Cormac is a GP from Galway, currently working in MSF's nutrition project in Bentiu, Unity state, South Sudan. This is his first mission with MSF. Read his blog...
As seems to be the norm here in South Sudan there were a lot of different predictions going around about what the 9th of July, South Sudan’s first birthday would bring. There were rumours that the government were going to announce five days of public holiday as part of a nine day celebration. There were rumours of movements of rebel militia groups to the north of Bentiu. There were fears that over indulgence might lead to rowdy behaviour among some sections of the large military presence in the town.
As a security precaution a decision was made that our international team would spend the day in the compound with no movement outside and only maintain contact with the clinic via radio. I was very much against this decision but I am the doctor not the security responsible and those that make these decisions have much more experience of working in similar contexts than I. In any case I wasn’t feeling the best and needed the rest so the Sunday and Monday were the first two days since I arrived that I did not go to the clinic.
Thankfully the day passed off peacefully, reportedly there was a parade in the town with music and military display. There were no reports of any trouble. Sensibly the government decided on just two days public holiday. On Tuesday it was back to work as normal in the TFC (Therapeutic Feeding Centre) so it seemed a little bit to me like independence celebrations did not happen at all. A brief look online at news stories related to South Sudan’s celebrations revealed plenty of negative headlines such as ‘Juba’s bitter anniversary’ from the Guardian or ‘Viewpoint: South Sudan has not lived up to the hype’ on the BBC.
I feel this is overly harsh on the ordinary people of South Sudan, yes while there are many challenges but at least now the people can hope for a brighter country. Also it’s very quick to write off South Sudan as a ‘failed state’ after just one year. I wonder what the media were writing about Ireland in 1922 when shortly after independence the country was in the grip of a civil war?
There are huge problems in South Sudan. In Jamam and Yida in massive refugee camps MSF and others struggle to provide water, food, shelter and healthcare in dire circumstances to almost 200,000 refugees from Sudan. Throughout the country access to education and basic healthcare is limited. Inflation is high and the economy, which is almost entirely dependent on oil revenues, faces huge challenges. Corruption is also reportedly a big problem and even the president Salva Kiir has admitted that $4bn may have been misappropriated since 2007. Inter-tribal violence mainly arising from cattle disputes is also a huge problem in parts of the country.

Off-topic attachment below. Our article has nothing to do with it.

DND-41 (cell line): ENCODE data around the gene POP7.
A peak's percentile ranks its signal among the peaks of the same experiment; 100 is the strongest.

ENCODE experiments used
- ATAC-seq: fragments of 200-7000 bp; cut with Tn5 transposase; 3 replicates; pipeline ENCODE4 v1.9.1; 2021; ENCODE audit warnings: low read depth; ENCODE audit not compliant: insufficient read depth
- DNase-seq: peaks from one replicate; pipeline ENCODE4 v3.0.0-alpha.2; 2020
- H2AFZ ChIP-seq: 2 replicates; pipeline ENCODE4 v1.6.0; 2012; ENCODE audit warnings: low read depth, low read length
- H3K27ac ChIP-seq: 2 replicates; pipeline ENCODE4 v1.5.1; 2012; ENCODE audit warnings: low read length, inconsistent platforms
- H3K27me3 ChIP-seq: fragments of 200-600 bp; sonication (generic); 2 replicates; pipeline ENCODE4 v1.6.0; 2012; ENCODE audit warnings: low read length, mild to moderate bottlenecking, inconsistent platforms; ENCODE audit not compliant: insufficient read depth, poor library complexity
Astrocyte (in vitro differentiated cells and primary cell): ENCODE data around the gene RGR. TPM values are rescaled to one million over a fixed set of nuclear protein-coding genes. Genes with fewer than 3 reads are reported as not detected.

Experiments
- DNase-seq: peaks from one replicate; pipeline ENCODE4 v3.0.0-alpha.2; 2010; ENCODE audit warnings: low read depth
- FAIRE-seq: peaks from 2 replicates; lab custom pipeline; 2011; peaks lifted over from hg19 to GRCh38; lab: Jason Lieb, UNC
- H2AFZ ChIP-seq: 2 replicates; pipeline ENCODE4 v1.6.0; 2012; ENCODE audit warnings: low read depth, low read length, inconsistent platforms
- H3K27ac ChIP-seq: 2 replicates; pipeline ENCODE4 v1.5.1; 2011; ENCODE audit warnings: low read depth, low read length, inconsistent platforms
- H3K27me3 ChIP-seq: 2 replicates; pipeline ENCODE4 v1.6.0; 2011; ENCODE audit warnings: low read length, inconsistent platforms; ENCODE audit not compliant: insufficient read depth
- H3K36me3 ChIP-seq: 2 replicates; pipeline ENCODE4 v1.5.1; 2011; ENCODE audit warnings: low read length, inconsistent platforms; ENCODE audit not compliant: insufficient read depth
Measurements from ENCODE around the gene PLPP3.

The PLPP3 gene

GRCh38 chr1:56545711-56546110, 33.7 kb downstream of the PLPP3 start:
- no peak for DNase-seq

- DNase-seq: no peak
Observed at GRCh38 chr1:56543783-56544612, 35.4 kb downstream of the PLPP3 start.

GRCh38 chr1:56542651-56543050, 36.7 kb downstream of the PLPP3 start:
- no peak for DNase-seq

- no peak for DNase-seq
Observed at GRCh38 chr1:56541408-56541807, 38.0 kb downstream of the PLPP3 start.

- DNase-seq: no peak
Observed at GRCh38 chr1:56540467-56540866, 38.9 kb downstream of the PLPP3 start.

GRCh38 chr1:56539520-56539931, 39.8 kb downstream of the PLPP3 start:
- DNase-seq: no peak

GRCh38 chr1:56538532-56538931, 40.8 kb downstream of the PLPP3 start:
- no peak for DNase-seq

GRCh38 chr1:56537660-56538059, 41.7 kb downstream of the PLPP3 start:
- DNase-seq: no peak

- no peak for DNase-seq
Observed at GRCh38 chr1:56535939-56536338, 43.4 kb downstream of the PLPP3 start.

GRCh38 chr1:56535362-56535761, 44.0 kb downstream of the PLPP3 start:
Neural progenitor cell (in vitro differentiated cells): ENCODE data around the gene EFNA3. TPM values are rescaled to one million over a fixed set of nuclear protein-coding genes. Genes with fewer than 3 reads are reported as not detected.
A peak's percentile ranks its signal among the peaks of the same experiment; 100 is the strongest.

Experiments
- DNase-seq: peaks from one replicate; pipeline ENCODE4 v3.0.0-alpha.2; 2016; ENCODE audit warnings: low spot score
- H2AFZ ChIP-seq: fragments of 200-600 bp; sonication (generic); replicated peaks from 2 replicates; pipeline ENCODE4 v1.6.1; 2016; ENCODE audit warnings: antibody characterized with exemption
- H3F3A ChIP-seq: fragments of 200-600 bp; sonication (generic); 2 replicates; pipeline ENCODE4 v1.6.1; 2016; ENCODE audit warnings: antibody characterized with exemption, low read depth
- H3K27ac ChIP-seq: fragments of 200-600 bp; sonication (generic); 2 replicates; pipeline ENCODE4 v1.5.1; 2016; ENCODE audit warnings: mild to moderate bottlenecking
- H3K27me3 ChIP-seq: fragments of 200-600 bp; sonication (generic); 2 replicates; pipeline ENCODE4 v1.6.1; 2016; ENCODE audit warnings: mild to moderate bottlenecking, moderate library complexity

However many of the people I meet here are happy and almost all are proud of their new country and proud to call themselves South Sudanese. To help get a better perspective than the headlines a few days after the anniversary I try to get a snapshot from a few people in the clinic about what independence means to them:
‘Because we get our right to be a new nation….also because for us to work hard to defend and develop ourselves as a new nation’ John, nurse
‘I am happy because we have a new nation’ Freeda, mother
‘We have our new government without obstacles in South Sudan, but we are still weak because we don’t have anything, we need some help as we are like a newborn baby we need help to raise us up’ Janes, father
‘It’s fine for me, you help us to treat our children, as our government is still yet weak, until our independence becomes strong’ Nyalada, mothe
'We are happy , we were even brought here by the international Organisation for Migration, here in our new-born independent South Sudan. We hope to get help from other countries because we are independent country’ Nyamen, mother and recent returnee from Sudan
‘If the government becomes strong our children will be ok, it is now new’ Elizabeth, mother
‘We are happy because we are in our new country, even though it is weak we thank those who help us, we will continue until we become strong’ Nyaboth, mother
‘Independence is good for freedom and fairness and also people will help develop a good society, because before we didn’t have any good services or prosperity’ James, nurse
It is clear that these people are happy and proud of their new nation whilst accepting the problems and the need for outside help. So let us wish them well on the first birthday of their new nation and hope for a brighter future.